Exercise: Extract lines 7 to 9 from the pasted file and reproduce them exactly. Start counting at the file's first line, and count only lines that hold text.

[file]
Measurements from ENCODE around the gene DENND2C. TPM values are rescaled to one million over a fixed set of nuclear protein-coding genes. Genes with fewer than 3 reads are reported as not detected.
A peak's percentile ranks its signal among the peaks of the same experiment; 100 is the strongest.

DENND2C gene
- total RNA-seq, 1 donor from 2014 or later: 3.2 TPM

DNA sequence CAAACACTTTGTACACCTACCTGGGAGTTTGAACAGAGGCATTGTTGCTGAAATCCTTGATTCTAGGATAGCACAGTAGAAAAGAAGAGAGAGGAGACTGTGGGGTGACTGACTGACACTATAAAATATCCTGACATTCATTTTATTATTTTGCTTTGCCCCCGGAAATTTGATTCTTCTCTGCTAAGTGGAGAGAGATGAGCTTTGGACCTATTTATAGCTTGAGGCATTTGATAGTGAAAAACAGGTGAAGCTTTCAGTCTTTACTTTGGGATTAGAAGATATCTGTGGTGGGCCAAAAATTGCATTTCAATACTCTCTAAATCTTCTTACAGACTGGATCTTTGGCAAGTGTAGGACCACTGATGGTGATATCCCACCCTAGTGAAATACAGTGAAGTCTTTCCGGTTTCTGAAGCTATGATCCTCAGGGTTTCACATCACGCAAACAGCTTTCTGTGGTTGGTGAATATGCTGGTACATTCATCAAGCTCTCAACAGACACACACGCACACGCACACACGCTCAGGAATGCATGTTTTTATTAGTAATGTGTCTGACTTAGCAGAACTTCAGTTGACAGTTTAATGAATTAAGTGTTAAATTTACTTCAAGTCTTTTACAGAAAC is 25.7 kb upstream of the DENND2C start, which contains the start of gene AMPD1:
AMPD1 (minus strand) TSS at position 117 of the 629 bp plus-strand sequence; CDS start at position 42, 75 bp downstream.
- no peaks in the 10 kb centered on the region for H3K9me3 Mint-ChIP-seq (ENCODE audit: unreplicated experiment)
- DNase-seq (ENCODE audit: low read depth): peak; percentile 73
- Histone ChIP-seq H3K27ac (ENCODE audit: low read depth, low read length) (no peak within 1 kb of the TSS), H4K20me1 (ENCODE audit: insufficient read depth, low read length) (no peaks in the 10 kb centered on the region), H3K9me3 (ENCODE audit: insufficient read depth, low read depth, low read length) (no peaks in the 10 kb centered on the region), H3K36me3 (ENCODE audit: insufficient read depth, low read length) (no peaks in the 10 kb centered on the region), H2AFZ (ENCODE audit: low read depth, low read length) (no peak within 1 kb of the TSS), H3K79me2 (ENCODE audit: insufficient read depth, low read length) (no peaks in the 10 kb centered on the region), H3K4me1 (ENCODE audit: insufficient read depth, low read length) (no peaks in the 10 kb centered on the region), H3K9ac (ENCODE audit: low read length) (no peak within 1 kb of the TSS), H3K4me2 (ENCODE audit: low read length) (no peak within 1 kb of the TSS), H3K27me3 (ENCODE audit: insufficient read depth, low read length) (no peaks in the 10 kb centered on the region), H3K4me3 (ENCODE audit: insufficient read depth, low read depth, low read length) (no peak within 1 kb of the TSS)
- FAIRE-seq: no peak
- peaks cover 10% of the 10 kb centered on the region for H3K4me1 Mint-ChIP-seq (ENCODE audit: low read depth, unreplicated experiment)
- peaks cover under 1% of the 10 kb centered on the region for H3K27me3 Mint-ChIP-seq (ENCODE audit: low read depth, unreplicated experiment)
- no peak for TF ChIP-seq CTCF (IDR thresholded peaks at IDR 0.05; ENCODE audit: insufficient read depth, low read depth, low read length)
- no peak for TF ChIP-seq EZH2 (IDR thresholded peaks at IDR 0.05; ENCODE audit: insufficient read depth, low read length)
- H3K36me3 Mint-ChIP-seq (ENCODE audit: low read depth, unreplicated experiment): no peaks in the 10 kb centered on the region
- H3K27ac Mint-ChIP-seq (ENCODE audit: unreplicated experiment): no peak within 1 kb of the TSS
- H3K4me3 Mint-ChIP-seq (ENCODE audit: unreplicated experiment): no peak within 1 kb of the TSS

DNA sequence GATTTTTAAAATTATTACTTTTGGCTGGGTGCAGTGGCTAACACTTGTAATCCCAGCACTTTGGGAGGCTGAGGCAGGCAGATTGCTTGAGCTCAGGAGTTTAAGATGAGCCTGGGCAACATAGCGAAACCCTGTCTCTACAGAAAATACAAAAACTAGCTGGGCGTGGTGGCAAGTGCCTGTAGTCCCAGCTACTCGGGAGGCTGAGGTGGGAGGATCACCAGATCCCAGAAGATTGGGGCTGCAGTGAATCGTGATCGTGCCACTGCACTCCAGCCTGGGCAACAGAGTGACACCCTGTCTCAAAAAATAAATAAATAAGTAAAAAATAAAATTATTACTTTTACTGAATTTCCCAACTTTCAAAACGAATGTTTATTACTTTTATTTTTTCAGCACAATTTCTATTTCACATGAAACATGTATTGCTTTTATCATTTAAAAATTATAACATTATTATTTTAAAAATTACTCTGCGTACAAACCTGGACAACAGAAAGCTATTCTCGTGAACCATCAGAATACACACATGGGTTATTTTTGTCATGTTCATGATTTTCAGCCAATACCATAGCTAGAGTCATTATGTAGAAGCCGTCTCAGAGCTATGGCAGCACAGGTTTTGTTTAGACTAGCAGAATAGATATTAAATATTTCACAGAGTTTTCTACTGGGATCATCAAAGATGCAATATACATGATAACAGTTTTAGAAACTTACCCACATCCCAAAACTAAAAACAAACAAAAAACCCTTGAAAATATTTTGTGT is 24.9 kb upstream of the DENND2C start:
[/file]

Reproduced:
- no peaks in the 10 kb centered on the region for H3K9me3 Mint-ChIP-seq (ENCODE audit: unreplicated experiment)
- DNase-seq (ENCODE audit: low read depth): peak; percentile 73
- Histone ChIP-seq H3K27ac (ENCODE audit: low read depth, low read length) (no peak within 1 kb of the TSS), H4K20me1 (ENCODE audit: insufficient read depth, low read length) (no peaks in the 10 kb centered on the region), H3K9me3 (ENCODE audit: insufficient read depth, low read depth, low read length) (no peaks in the 10 kb centered on the region), H3K36me3 (ENCODE audit: insufficient read depth, low read length) (no peaks in the 10 kb centered on the region), H2AFZ (ENCODE audit: low read depth, low read length) (no peak within 1 kb of the TSS), H3K79me2 (ENCODE audit: insufficient read depth, low read length) (no peaks in the 10 kb centered on the region), H3K4me1 (ENCODE audit: insufficient read depth, low read length) (no peaks in the 10 kb centered on the region), H3K9ac (ENCODE audit: low read length) (no peak within 1 kb of the TSS), H3K4me2 (ENCODE audit: low read length) (no peak within 1 kb of the TSS), H3K27me3 (ENCODE audit: insufficient read depth, low read length) (no peaks in the 10 kb centered on the region), H3K4me3 (ENCODE audit: insufficient read depth, low read depth, low read length) (no peak within 1 kb of the TSS)